3 years ago1,000+ Views
When the topic of peanut allergies comes up, I feel that there's always two specific crowds of people. There's the "don't give anything with peanuts to your child until they're at least three years old" crowd, and then there's the "just give it to them, their bodies need to learn to hand it" crowd.

But which one is right?

I for one have absolutely no idea, but there are some doctor's that think they do.
Basically, a study came out that exposed some kids to peanuts at a very young age and kept it from others. They did some statistical analysis on both to see if there was any significance to the results, and found pretty conclusive evidence that exposing children to peanuts at a young age seemed to lower their chances of developing a peanut allergy as they grow up.
Many doctors in the Seattle area (along with some advocacy groups) are now encouraging parents to give their children peanuts younger to begin breaking the unproven fear of infant death due to severe allergy. Of course, the first time should be monitored carefully and large amounts should not be given.
Some doctors believe that if parents start doing this, less children will develop a full blown peanut allergy, and peanut allergy rates (which have increased 4x in the last decade or so) will go down.
This is actually an idea that I've held for a while, though again, unproven. I have heard of people developing allergies later in life, but I've also heard of those with more mild allergies developing a resistance to the allergy and being able to eat the food a little bit later in life.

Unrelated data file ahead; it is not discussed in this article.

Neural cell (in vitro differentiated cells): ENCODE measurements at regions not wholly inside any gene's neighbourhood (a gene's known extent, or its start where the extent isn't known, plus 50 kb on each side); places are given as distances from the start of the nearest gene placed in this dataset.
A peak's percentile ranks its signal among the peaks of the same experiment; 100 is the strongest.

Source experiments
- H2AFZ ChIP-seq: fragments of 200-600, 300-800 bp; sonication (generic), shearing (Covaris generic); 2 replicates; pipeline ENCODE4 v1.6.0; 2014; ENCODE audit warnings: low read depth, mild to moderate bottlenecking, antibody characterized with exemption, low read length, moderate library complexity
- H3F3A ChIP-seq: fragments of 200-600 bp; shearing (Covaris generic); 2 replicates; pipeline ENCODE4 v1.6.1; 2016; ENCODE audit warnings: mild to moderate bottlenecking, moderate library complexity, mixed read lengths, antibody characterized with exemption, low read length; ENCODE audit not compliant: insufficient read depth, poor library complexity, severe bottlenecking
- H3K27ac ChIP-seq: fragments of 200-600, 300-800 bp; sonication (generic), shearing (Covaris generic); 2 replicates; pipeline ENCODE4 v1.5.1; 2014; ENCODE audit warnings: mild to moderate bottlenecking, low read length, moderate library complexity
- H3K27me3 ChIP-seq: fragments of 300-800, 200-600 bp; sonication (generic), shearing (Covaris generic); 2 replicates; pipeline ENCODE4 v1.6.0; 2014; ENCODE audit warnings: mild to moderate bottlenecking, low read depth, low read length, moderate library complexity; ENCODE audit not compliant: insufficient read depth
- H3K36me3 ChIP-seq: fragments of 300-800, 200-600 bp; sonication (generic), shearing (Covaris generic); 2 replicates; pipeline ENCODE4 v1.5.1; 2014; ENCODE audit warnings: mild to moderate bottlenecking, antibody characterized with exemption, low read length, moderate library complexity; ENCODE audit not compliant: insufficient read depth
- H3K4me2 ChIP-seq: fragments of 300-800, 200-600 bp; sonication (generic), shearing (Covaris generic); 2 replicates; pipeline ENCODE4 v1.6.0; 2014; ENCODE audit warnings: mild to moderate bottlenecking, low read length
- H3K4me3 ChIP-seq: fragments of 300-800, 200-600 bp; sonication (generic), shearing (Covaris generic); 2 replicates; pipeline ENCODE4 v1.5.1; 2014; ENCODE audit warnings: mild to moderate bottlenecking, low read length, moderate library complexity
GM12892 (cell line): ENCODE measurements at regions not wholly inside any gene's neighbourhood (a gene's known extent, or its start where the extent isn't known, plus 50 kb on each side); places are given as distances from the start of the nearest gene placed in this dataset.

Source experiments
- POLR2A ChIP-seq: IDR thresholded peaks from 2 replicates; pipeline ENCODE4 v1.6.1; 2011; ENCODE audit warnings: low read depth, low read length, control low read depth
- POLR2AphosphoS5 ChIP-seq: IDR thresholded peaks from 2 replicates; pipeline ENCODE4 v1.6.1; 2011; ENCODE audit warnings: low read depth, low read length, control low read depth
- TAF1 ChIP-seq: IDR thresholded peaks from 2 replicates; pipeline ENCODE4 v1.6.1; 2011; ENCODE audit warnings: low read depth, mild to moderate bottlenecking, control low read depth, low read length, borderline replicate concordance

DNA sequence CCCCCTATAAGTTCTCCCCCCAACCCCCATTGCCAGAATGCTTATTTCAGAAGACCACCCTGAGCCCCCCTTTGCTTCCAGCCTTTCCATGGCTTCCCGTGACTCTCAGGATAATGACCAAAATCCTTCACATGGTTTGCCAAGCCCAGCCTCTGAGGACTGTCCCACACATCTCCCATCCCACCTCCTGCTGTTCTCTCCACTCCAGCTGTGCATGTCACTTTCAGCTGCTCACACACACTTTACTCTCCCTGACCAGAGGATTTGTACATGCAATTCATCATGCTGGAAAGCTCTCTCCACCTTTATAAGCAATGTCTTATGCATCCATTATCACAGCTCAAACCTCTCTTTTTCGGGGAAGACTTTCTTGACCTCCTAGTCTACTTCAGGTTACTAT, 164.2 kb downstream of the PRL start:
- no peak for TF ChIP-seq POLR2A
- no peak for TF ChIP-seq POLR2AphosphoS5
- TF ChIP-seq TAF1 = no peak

If this works, though, we could see a lessening of peanut allergies in the Western world--rates of peanut allergies are already lower in places like Israel where kids eat peanut products from a young age and in some Asian countries where peanuts are often used in cooking.

Here's to hoping!

@drwhat that makes a lot of sense. I wonder if there's any overlap between food allergies and seasonal ones? Or severe bee sting allergies? It's one of those things that I imagine would be difficult to study since a lot of the time there are so many environmental factors that change the way people's bodies respond. And it's not like you could use real test subjects!
@shannonl5 That's true, though I think there is a lot of unstudied overlap as well. I have a friend who is lactose intolerant, but it seems to be partially genetic, and partially to do with her immune system. There are some things she can never eat and others that she can't eat during a "bad week" which she can usually sense. I think peanut allergies are being discovered to be one of the ones that are typically affected more by the immune system than anything.
@mchlyang Really? That's interesting. I wonder if its possible related to the genetics of the people in Korea, or if it has to do with a desensitizing from an early age, like this.
@nicolejb I definitely think it can be stressful to worry about if you're putting them at unnecessary risk, but I think many people forget that withholding something (in this case, peanuts) can also cause harm in the long run. It's just like how we have to build up a resistance to certain illnesses.
I feel like it really depends on the allergy and the person in question. Some people's bodies are just really sensitive- it has nothing to do with the age of exposure and everything to do with their immune systems. Other people aren't born with the enzymes they need to break down some foods properly (which is how genetic lactose intolerance works).
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